The weekly series on applications for mortgages to buy homes by the Mortgage Bankers Association, available through early February, also supports the proposition that housing demand has stabilized, despite well-known seasonal adjustment issues with this series. And as Bernanke told Congress this week, measures of home buyer sentiment recently have been on the rise.
NAHB’s proprietary monthly survey of 30 large home builders — accounting for about one-fourth of the total for-sale new home market — also provides some reassuring signals on the demand side of the single-family market during the final months of 2006 and into January of this year. These data (seasonally adjusted by NAHB) show a distinct falloff in cancellations and stabilization of net sales since the middle of last year.
The Inventory Overhang Is Heavier Than It Looks
Stabilization of housing demand (net sales) is the essential first step toward completion of the dramatic housing “correction” that has followed the unsustainable housing boom of 2004 to 2005.
The second step is to work down an excessive inventory overhang in markets for both new and existing housing, and the final step is to bring housing starts and residential construction activity back up to sustainable trend levels.
The inventory overhang in the markets for new and existing single-family homes came down a bit in the final months of 2006, at least according to the standard measures. However, inclusion of homes left with builders through sales cancellations, along with consideration of an elevated level of vacant for-sale homes in the existing housing stock, show that the inventory overhang is heavier than it appears at first glance.
The current overhang of vacant homes for sale (new plus existing) may not be the end of that story. The single-family rental vacancy rate recently climbed to a record level, presumably reflecting difficulties being encountered by investors that are biding their time before putting single-family homes back on the market.
It’s hard to estimate the numbers of single-family rental units that will become for-sale units, or the time frames involved, but builders should listen for this shoe to drop. There’s also the issue of competition from the multifamily condo market, where the number of vacant for-sale units (new and existing) has climbed even more dramatically (in percentage terms) than in the single-family market.
Housing Finance Excesses Are Coming Home to Roost
The relaxation of mortgage lending standards that helped fuel the unsustainable housing boom of 2004 to 2005 has been coming home to roost in the form of rising delinquency and default rates, particularly in the subprime market.
So far, the reflow of foreclosed homes back onto the for-sale market has been quite limited in most areas, and we’re not expecting this factor to seriously aggravate the overall supply-demand balance in single-family or condo markets over the course of the next two years.
The well-publicized problems in the subprime mortgage market and related mortgage-backed securities markets, the supervisory guidance recently issued by federal and state regulators of depository institutions regarding “nontraditional” adjustable-rate mortgage products, and an expanding focus by the Congress on “predatory” lending practices and home foreclosures are combining to cause a swing back to firmer home mortgage lending standards than had prevailed during the boom period.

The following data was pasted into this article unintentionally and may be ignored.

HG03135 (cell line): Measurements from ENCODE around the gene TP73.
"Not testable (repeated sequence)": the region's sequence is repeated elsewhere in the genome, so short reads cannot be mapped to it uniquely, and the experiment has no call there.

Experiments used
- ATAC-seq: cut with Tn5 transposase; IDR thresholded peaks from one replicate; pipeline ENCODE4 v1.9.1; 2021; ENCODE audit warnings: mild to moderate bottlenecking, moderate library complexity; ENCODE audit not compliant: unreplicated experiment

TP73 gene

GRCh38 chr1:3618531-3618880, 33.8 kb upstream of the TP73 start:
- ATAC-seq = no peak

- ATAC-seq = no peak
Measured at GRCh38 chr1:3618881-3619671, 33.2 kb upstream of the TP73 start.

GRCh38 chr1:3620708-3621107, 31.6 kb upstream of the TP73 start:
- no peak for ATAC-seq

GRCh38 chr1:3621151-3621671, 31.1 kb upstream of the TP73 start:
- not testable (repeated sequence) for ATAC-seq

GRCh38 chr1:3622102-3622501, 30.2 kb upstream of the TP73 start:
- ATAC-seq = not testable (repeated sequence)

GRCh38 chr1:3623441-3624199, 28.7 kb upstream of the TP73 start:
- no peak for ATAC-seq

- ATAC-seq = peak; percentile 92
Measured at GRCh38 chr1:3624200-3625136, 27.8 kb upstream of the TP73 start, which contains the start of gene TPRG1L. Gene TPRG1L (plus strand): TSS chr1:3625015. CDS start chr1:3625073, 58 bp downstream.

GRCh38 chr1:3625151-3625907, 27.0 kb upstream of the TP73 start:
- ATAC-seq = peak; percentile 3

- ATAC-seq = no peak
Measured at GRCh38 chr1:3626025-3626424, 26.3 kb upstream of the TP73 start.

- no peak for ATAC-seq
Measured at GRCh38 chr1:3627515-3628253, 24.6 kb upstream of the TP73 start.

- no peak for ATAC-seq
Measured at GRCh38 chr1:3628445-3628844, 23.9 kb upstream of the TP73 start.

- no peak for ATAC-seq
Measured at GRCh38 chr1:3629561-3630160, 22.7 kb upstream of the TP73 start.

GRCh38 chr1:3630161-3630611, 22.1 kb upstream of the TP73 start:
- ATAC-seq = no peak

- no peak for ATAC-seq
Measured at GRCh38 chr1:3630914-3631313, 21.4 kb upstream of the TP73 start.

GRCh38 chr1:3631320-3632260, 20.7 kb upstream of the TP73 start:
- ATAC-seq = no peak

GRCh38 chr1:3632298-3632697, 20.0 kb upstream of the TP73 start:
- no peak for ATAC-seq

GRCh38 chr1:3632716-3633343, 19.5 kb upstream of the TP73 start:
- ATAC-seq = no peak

While significant, we do not expect this shift to forestall the improvements in home sales and housing starts shown in our forecasts for 2007-2008.
The Projected Upswing in Housing Production Is Fighting Some Strong Headwinds
NAHB’s baseline (most probable) forecast anticipates an upturn in national housing starts by the second quarter of this year and a turnaround in residential fixed investment (in the GDP accounts) by the third quarter.
The forecast also depicts a gradual recovery in national housing production through 2008 as housing starts approach our estimate of sustainable trend — about 1.85 million units per year.
NAHB’s baseline housing starts forecast stands somewhat above the February Blue Chip consensus forecast, particularly for 2008 — 1.71 million units vs. 1.60 million units — and it’s fair to say that there’s considerable downside risk to our forecast. Indeed, Bernanke just told the Congress that, from the Fed’s perspective, “the ultimate extent of the housing market correction is difficult to forecast and may prove greater than we anticipate.”
We’re all struggling to assess the aftermath of the unique investor-driven housing boom, the uncertain dimensions of the inventory overhang (including the vacant unit issue) and the degree of backlash in the housing finance system following the earlier relaxation of lending standards. We’ll be constantly reassessing the various “headwinds” encountered by the incipient housing recovery as we move ahead. Stay tuned.
NAHB Chief Economist David Seiders analyzes the economy from the point of view of the housing market every other week in the free e-newsletter, “Eye on the Economy.” The preceding is a reissue of his Feb. 14 edition. To subscribe to “Eye on the Economy,” click here.
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NAHB Kit Gives Builders Back-to-Basics Tips in Cooling Market
With the current cooling of the nation’s housing market expected to persist into the middle of the year, NAHB has developed a comprehensive online toolkit geared to providing association members with information that will help them prosper in today’s changing business environment.
To access the “Back to Basics” toolkit, you must be an NAHB member and have a login to www.nahb.org. To create a login, go to www.nahb.org/login or click on the log-in button on the main menu bar.
For assistance, call the NAHB Member Service Center at 800-368-5242.